Author’s Note: My apologies for the lateness of the post. I realized at the eleventh hour that the chapter as I had started it needed to come later.
The three ships with their three tails made good progress toward the outlying island of Eskihus, where Einarr had once spent half of an idyllic summer with Grimhildr’s parents. Ulfr’s men kept steady pace with them, and Einarr had no doubt that if they wished to catch up, they could. So then, why did they wait?
Einarr shook his head. He knew the answer to that: the wolves were wearing them down even when they weren’t in combat. But it wouldn’t matter for much longer: Eskihus village was just a few hours’ further ahead. Assuming these ‘wolves’ were more than merely rabid dogs, gaining the harbor should also gain them some much-needed respite.
Moments later his hopes were dashed. Another ship sailed into view from where she had been laying in wait, the wolf on its prow plain to see. Before words could make it to his mouth he had snatched the horn off his belt and sounded the alarm himself. A chorus of other horns joined in: he looked behind them once more, only to see the three ships led by Kaldr closing in.
“To arms!” How had Kaldr known they would come here? The fourth ship proved that he had, somehow.
Even as he worried, though, Naudrek was helping him into his maille as Jorir checked Sinmora’s blade for any damage. He wouldn’t find any: the edge seemed preternaturally resilient since the sword began eating magic.
“Archers! Form up!” He called as he fitted his own helmet to his head. When the wolflings had assaulted them before, they had been lucky and he hadn’t needed to fire. This time, he didn’t see a way around it. The dwarf returned his sword even as he echoed the order.
“How many volleys do you think we have?”
“I knew that. I need your best estimate.”
“Five, maybe? Maybe six? It’s not this fight I’m worried about, it’s the next one.”
Einarr nodded. “That makes us both.” He raised his voice again to bellow at his crew. “Do not – I repeat do not – allow yourselves to be tempted into recklessness here! Concentrate your energy on keeping them from gaining our deck.”
Irding snorted. Einarr hoped he would remember that in the thick of battle. Hoped, but did not expect. He would have gone on, but there was no more time. The enemy was in bowshot.
As the sound of the enemy loosing reached his ears, Einarr gave the order to “Fire!”
Arrows whizzed past each other in the air to rain on deck and sea alike. On the Heidrun, Einarr heard the characteristic thunk of several sticking fast in shield and deck. No-one cried out – this time. “Draw!”
Could he afford a second volley? No time to second-guess now. “Fire!”
Again the arrows flew in all directions. Someone cursed: by the sound wounded, but not badly. Not that he could really afford even that, at the moment. Eydri’s battle-chant rose over the deck.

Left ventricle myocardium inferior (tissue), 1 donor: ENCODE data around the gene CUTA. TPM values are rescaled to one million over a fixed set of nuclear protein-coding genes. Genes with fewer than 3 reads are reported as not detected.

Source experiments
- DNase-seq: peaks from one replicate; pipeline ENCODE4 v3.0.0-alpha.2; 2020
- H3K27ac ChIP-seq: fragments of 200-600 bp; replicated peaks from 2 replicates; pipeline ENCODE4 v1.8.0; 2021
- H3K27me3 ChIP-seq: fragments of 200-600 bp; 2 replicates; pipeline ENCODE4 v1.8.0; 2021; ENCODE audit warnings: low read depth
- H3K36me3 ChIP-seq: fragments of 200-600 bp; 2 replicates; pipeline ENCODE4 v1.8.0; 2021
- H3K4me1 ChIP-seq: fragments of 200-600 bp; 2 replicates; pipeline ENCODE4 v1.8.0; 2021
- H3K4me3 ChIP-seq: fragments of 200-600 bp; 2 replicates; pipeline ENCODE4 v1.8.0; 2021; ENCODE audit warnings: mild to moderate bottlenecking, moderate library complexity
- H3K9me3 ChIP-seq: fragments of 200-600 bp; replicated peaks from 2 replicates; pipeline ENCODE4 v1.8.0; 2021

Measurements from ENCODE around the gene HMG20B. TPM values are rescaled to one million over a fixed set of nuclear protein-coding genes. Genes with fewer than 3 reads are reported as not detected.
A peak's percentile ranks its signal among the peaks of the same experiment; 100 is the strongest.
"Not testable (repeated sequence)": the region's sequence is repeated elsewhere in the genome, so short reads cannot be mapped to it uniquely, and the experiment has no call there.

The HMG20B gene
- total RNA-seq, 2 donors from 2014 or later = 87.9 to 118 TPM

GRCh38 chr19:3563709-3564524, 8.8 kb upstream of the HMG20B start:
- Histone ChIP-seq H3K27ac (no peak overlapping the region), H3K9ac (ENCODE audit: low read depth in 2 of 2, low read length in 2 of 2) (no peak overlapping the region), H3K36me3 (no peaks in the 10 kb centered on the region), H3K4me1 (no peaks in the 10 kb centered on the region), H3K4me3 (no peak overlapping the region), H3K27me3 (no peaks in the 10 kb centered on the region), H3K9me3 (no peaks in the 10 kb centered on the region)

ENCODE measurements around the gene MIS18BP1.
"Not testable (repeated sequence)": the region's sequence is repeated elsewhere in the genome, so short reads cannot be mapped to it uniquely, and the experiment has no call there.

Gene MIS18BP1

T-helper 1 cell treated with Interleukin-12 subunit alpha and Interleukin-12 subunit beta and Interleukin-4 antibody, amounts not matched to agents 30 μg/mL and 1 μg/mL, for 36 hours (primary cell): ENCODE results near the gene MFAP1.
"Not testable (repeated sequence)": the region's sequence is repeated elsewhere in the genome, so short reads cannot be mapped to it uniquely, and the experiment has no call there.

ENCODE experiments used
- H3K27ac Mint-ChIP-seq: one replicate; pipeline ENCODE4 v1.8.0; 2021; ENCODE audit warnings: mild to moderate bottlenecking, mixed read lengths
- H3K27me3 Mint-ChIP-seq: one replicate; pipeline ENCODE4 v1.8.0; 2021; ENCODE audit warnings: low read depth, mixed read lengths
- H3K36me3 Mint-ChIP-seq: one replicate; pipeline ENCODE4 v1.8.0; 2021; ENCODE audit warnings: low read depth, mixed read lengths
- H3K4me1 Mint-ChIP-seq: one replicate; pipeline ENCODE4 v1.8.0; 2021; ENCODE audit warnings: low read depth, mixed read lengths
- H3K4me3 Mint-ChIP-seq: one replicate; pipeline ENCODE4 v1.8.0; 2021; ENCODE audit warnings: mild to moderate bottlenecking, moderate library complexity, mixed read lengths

“Man oars! Prepare to repel boarders!”
As though on cue, boarding lines flew from the deck of the wolfling ships toward the Vidofnir and her allies. “Hard about! Now!”
Tyr leaned hard on the tiller and the Heidrun turned about as quickly as she could. It helped, at least: several of the thrown lines landed with a splash in the water. Those who were not on the oars rushed forward to cut at the lines that did take hold.
One glance toward the island told Einarr they would not break through that way. The new ship was near enough to intercept anything they might try in that direction. One of the original three appeared to be circling to join her, as well.
Behind them, Kaldr and the other of his original ships came in under full sail and rowing. Can’t go that way.
He shook his head. Eydri’s song was starting to get to him, and he could not allow that. Not if any of them were going to survive outside Ulfr’s dungeon.
The Vidofnir and the Eikthyrnir were under heavy arrow fire from the onrushing drakken. No surprise, that: they would want Father and the Vidofnir most of all. He could try to push through that way…
No good. We’d just get tangled up.
That only left one direction to go: south. “Sternwise, men! Row!”
The Heidrun shot through the gap. The Vidofnir did not follow: she was caught by the wolfling ship. Einarr frowned, then jogged back to speak with Tyr at the rudder. “Can you get us around behind them?”
“Can? Yes. To what end?”
Einarr looked up. In that brief moment, the last of the boarding lines had fallen from his father’s ship. They plowed forward, away from Einarr and the Heidrun.
“To catch up, evidently.”
A wry smile tugged at Tyr’s mouth as leaned into the tiller once more. “As you say.”
The ship which had come to join the forward anvil changed course now, cutting across the path of its sister ships to pursue the Vidofnir.
Einarr signalled for the cadence drum to play at full speed.
A horn sounded from one of the wolfling ships, sharp and urgent. Not one of them changed course.
The horn sounded again, and again nothing happened. The wolfling was getting far too close to the Vidofnir for Einarr’s liking, but he could coax no more speed from fatigued men at the oars.
A third time the horn sounded. Reluctantly, grudgingly, the ship slowed itself and moved to rejoin its fellows. What was that all about?
There would be time to question it later. For now, he needed to rejoin his allies, as well.
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